February 28, 2015

Ukraine marks anniversary of Maidan massacre


Dalia Grybauskaite/Facebook

Foreign leaders join with Ukraine’s president on February 22 in the city center of Kyiv to remember the fallen on the first anniversary of the Revolution of Dignity.

KYIV – Commemorations were held in Kyiv on February 20 to honor the victims of deadly clashes between protesters of the Euro-Maidan movement and the security forces of the Yanukovych administration one year ago. The violence killed more than 100 people, including 17 security officers, between February 18 and 21, 2014.

The revolt led to the ouster of President Viktor Yanukovych, who ultimately fled to Russia. His elected successor, President Petro Poroshenko, designated February 20, the day most of the victims lost their lives, as an official day of remembrance.

Church bells rang across the country and a minute of silence was held.

Hundreds of people marched in Kyiv to honor their memory, and mourners laid flowers and candles at sites where protesters were shot dead.

A religious service was held in Independence Square, where the protests took place. Another religious service took place at a church situated on a nearby street that saw some of the worst bloodshed.

President Poroshenko addressed the nation later in the day from Independence Square, promising to “do the maximum I can, so those huge loses our people suffered during the past year won’t be wasted. We will stop the war and within the few years everyone will notice how Ukraine is changing.”

“As the president, I feel a tremendous responsibility to the heroes of the Heavenly Hundred, to your children and parents, brothers and sisters. They died for Ukraine to become a truly independent, powerful and successful European state. This great dream, this national idea is already coming true,” Mr. Poroshenko assured his listeners.

A concert on the Kyiv’s central square wrapped up the commemorations, with poetry readings and a choir singing the national anthem. Beams of light placed at the spots where Euro-Maidan activists were killed pointed up into the night sky in an illuminated memorial.

On Sunday, February 22, thousands participated in a peace march in Kyiv to commemorate the Euro-Maidan.

Many foreign leaders, including Presidents Dalia Grybauskaite of Lithuania, Bronislaw Komorowski of Poland, Joachim Gauck of Germany, Nicolae Timofti of Moldova, Giorgi Margvelashvili of Georgia and Andrej Kiska of Slovakia, as well as European Council President Donald Tusk, attended a separate memorial event in Kyiv on February 22. Ministers of many other countries were also present.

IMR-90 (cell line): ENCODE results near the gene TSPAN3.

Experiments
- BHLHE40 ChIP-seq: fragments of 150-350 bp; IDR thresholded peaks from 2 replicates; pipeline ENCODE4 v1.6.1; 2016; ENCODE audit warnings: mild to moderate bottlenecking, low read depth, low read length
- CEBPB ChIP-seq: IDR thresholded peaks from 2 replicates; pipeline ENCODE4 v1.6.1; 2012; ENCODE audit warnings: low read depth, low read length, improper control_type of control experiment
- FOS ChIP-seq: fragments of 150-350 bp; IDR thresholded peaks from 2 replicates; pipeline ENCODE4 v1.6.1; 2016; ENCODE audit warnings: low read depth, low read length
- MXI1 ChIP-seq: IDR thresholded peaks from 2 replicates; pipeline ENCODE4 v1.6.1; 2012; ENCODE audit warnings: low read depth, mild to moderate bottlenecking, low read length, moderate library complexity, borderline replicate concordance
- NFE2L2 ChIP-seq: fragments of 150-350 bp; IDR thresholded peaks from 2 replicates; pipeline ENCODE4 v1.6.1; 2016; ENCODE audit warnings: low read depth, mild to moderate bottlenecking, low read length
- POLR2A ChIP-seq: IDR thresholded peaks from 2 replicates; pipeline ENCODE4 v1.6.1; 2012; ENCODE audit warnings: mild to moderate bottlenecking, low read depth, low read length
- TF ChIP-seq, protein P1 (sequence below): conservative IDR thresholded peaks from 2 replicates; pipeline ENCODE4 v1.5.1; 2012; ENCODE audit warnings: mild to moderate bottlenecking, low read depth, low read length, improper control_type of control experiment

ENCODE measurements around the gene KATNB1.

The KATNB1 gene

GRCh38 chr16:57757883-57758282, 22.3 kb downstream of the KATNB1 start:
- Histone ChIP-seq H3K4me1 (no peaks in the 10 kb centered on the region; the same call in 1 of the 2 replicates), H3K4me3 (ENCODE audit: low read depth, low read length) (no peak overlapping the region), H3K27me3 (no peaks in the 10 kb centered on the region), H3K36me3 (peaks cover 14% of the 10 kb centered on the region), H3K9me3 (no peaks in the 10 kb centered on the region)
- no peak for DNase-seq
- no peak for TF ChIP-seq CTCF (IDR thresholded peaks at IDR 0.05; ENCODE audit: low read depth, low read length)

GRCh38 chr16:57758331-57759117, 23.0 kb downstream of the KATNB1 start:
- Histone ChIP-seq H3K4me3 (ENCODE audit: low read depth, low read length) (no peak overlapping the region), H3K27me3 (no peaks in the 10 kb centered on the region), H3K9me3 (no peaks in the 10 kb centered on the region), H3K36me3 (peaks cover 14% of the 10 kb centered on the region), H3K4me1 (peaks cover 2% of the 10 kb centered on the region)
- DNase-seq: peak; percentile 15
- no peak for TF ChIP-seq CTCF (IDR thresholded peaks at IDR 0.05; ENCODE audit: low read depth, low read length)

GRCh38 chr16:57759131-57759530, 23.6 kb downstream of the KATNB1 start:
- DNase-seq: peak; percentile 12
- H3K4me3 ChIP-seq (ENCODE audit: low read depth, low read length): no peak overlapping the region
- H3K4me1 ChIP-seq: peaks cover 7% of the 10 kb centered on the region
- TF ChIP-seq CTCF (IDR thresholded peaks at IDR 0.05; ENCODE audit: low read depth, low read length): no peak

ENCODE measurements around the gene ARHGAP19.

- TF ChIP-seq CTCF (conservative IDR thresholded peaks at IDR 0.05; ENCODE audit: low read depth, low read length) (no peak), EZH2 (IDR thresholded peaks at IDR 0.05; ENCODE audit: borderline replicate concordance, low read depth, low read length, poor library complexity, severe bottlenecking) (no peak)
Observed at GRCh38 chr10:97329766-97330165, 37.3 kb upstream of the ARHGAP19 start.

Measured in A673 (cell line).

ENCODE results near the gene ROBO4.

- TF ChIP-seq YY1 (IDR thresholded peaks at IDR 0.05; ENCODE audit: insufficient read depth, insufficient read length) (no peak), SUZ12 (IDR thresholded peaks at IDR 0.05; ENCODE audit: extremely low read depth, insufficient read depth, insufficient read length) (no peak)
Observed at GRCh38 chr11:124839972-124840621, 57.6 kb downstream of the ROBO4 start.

They participated in what was billed as a March of Dignity down the Kyiv streets where Ukrainians had fought a year ago, walking arm in arm. A huge Ukrainian flag was carried by the crowd. The march ended with a prayer for peace at Independence Square.

In Kharkiv, where a similar peace march was held that day, an explosive device filled with shrapnel was thrown into the crowd. Two people, a civilian and a policeman, were killed; two more, a 15-year-old boy and an 18-year-old student, died later in the hospital of injuries sustained in the attack.

RFE/RL’s Ukrainian Service reported that in the city of Sumy in northeastern Ukraine protesters gathered on February 22 to burn an effigy of Russian President Vladimir Putin.

Meanwhile, in Moscow on February 21, thousands of Russians marched to mark the first anniversary of what they view as a “coup” in Ukraine. According to RFE/RL’s Russian Service, participants in the march carried flags with the face of Vladimir Putin and Chechen leader Ramzan Kadyrov, and posters with anti-U.S. and pro-Kremlin slogans.

In related news, the head of the Security Service of Ukraine (SBU) accused a Russian presidential aide of supervising a commando of Russian snipers believed to have targeted Euro-Maidan demonstrators.

Valentyn Nalyvaichenko told Ukraine’s 1+1 television channel on February 20 that three groups of Russian Federal Security Service (FSB) members visited Kyiv between November 2013 and February 2014 to organize efforts to disperse the protesters. Mr. Nalyvaichenko said Vladislav Surkov, an influential aide of Russian President Putin, was in charge of coordinating the operation.

Sources: RFE/RL, with reporting by Interfax and TASS; Ukraine Today; the official website of the president of Ukraine.